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Rice noodles, cooked

Rice noodles are a gluten-free alternative that can be cooked in one to two minutes. White, whole wheat, and instant varieties are available.

Many people believe that this product is a raw food because it appears to be in its natural state. However, in the majority of cases it isn’t raw! This is usually because the production process requires heat, and other alternative processes would involve much more time and money, as is the case here - or it has to be pasteurized. At least one of these reasons applies here.

If a product is labeled as raw, before it is sold it still may be mixed with other products that have undergone cheaper processes. Depending on the product, you may not be able to distinguish any differences when it comes to appearance or taste.

By the way, raw foodists should also understand that there are foods that are raw but that as such contain toxins — or that can only be eaten raw in small quantities. These are indicated with a different symbol.

Macronutrient carbohydrates 92.35%
Macronutrient proteins 6.88%
Macronutrient fats 0.77%
Ω-6 (LA, <0.1g)
Omega-6 fatty acid such as linoleic acid (LA)
 : Ω-3 (ALA, <0.1g)
Omega-3 fatty acid such as alpha-linolenic acid (ALA)
 = 0:0

Omega-6 ratio to omega-3 fatty acids should not exceed a total of 5:1. Link to explanation.

Values are too small to be relevant.
Nutrient tables

Rice noodles don’t take very long to prepare. They are traditionally eaten in soup, fried, or as a side dish.

Culinary uses:

Rice noodles are usually quite thin (only 1 to 2 mm) and can be prepared in just a few minutes. They can either be cooked in water or you can pour boiling water over the top and let them soak for several minutes. Either way, then you just have to drain them and they are ready to use. Unlike glass noodles, rice noodles retain their white color after cooking.1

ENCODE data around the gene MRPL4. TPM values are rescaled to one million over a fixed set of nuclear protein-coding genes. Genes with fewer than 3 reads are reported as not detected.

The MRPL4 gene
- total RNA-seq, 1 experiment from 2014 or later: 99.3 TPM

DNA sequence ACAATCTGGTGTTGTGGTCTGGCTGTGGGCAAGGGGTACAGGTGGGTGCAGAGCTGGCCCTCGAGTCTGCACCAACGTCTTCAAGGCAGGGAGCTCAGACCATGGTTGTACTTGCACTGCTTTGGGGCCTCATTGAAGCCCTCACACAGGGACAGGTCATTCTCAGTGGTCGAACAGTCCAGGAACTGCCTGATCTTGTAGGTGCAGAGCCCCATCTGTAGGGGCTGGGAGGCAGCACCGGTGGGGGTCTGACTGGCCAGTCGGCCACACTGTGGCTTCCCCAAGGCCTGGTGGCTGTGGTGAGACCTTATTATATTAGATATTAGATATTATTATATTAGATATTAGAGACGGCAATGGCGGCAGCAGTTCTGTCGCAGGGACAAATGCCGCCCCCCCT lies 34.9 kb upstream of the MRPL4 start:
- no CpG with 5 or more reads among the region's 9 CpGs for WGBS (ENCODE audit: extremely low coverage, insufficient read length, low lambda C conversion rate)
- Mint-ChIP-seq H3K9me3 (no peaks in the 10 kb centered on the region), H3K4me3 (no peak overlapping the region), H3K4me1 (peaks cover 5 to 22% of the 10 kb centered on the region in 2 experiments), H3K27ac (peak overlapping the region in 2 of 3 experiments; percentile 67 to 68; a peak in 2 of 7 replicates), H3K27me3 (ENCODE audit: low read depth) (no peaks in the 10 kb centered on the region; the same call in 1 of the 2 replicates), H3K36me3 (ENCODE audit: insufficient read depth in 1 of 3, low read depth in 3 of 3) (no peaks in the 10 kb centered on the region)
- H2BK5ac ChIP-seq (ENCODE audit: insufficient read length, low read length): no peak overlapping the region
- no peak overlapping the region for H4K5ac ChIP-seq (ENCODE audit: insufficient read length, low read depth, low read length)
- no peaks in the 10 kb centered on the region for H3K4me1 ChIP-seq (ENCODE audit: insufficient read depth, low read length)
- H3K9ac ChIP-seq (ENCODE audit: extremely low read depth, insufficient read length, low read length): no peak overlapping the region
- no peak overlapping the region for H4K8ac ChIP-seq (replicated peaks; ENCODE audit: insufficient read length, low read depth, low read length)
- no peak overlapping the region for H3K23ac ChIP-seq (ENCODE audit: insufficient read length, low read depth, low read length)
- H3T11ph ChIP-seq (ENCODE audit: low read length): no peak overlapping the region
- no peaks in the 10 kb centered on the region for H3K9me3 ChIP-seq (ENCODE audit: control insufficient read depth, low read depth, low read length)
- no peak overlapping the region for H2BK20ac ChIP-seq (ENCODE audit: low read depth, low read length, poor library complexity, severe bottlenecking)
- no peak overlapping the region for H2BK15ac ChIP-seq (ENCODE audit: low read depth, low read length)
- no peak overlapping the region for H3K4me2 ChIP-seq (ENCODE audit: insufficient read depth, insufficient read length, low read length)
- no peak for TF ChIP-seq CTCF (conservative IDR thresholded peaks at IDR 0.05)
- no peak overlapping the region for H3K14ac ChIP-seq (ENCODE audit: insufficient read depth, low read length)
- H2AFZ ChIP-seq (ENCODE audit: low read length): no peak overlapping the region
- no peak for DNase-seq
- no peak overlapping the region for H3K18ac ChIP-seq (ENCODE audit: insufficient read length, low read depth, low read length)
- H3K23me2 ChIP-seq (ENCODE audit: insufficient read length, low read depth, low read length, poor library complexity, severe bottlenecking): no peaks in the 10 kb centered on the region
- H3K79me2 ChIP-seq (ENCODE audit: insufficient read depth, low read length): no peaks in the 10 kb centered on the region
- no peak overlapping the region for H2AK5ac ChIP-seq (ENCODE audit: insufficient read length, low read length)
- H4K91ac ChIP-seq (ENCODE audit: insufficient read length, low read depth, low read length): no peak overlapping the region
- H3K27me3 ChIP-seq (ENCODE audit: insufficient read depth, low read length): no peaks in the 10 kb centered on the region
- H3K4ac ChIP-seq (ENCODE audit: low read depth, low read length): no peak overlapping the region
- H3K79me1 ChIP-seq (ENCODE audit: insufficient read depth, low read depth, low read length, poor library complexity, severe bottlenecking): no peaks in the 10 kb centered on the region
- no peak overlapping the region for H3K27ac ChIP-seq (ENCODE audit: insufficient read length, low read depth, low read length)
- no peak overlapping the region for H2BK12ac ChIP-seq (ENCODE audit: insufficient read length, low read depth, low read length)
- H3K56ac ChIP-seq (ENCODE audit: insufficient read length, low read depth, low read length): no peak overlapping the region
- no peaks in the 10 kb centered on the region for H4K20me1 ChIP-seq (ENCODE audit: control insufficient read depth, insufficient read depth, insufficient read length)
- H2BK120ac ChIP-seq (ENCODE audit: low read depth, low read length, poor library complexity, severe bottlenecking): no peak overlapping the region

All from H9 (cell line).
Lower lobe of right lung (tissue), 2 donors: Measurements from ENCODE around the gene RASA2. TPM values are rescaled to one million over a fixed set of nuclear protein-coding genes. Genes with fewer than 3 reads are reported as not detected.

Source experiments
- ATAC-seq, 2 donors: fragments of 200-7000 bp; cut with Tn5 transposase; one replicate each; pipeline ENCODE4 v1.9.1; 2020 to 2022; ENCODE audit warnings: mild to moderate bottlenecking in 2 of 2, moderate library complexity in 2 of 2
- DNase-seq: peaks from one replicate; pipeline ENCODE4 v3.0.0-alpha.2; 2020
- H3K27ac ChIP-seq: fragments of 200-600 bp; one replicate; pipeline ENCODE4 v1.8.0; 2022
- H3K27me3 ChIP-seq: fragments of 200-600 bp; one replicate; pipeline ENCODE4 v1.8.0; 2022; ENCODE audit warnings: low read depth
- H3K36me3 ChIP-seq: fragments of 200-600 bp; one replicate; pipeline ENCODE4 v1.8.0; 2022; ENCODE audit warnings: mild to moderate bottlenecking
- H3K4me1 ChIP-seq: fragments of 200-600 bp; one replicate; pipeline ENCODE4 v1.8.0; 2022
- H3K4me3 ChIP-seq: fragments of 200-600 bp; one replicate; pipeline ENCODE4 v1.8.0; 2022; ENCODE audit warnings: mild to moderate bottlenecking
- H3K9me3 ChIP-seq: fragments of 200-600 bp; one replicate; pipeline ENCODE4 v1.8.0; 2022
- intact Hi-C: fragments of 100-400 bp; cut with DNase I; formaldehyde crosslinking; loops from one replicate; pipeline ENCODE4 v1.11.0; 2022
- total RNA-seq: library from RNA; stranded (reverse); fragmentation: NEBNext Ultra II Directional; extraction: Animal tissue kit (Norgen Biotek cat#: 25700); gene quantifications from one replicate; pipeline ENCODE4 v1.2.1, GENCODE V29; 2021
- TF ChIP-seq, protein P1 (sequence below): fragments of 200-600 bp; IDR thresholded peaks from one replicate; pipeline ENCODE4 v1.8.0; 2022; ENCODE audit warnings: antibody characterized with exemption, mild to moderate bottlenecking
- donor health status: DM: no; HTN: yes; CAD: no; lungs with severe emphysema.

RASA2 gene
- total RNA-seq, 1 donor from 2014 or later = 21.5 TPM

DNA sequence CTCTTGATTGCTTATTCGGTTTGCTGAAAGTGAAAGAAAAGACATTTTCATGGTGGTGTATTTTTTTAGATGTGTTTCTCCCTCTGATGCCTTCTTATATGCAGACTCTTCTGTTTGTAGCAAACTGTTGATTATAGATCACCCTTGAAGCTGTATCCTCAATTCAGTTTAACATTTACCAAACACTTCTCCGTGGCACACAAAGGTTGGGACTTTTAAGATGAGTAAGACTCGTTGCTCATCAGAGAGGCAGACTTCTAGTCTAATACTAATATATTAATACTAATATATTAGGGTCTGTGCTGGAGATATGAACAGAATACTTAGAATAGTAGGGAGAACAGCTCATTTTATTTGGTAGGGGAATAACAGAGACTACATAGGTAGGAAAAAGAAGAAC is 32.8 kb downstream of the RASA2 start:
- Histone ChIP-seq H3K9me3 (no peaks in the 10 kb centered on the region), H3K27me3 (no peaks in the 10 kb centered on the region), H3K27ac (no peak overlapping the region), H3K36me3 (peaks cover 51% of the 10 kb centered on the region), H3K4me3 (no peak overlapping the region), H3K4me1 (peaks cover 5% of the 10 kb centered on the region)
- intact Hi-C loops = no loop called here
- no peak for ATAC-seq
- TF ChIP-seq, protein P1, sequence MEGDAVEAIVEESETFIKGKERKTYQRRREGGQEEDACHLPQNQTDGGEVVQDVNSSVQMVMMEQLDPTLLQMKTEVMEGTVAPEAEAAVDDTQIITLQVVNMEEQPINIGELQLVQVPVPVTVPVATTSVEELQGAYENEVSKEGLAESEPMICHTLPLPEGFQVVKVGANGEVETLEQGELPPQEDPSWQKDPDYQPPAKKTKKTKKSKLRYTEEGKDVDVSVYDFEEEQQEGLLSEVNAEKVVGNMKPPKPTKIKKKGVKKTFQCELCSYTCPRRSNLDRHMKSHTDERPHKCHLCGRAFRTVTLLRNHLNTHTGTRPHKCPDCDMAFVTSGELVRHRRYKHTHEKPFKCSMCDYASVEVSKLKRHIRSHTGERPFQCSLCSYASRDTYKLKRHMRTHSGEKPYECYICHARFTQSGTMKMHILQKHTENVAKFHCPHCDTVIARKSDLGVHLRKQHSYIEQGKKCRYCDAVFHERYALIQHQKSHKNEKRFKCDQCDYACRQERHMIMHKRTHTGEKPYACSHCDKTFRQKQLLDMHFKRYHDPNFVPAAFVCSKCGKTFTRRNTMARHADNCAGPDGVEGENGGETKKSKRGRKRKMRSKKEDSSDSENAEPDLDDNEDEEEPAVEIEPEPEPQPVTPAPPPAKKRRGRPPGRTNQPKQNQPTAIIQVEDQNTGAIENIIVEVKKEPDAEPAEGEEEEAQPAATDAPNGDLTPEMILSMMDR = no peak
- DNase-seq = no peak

In addition to the traditional white rice noodles, (organic) brown rice noodles can be purchased online and in organic grocery stores. Both varieties are also available as instant noodles.

Nutritional information:

The nutritional value of rice noodles depends on whether they are made from white or brown rice flour. Compared to white rice flour, brown rice flour contains significantly more vitamins, minerals, and trace elements. Most notably, brown rice contains much larger amounts of magnesium, calcium, iron, and zinc, as well as the vitamins E, B1, B2, and B3.2

Health aspects:

Rice contains very little sodium and potassium. The low levels of sodium make rice noodles ideal for helping reduce water retention in the body ..., but this is only the case if you don’t add any additional salt.2


In some areas, the ground water used for growing rice is contaminated with arsenic. This toxic semimetal accumulates in rice ten times more intensely than in other grains and is seen as a possible cause of cancer. Pregnant women should avoid rice noodles as they could be dangerous for the unborn child. Rice noodles available on the world market contain between 20 and 900 micrograms per kilogram (cf.: In the EU, drinking water must not contain more than 10 micrograms per liter).3

General information:

From Wikipedia: Rice noodles, or simply rice noodle, are noodles that are made from rice. Their principal ingredients are rice flour and water. However, sometimes other ingredients such as tapioca or corn starch are also added in order to improve the transparency or increase the gelatinous and chewy texture of the noodles.

Rice noodles are most commonly used in the cuisines of East and Southeast Asia, and are available fresh, frozen, or dried, in various shapes, thicknesses and textures. In Tamil Nadu and parts of Kerala, Sri Lanka, Laos, Singapore, Malaysia, idiyappam, a type of rice noodle, is usually freshly made at home and tends to be tender with a distinctive texture. A variation of Idiappam, known as sevai in Tamil Nadu, is used as the base in savoury preparations; it is also called santhakai or sandhavai in the Coimbatore region of Tamil Nadu. A similar mode of preparation called savige is popular in Karnataka.

Literature / Sources:

  1. Wikipedia. Reisnudeln, Reisnudeln
  2. I. Elmadfa: Die grosse GU Nährwert-Tabelle (I. Elmadfa: Extensive GU nutrition table). Third Edition. Gräfe und Unzer (GU) Publishing House, Munich 1989
  3. Wikipedia. Reis [Internet]. Version dated February 15, 2018 [Cited on January 29, 2018]. Available at:
  4. Wikipedia. Rice noodles, Rice_noodles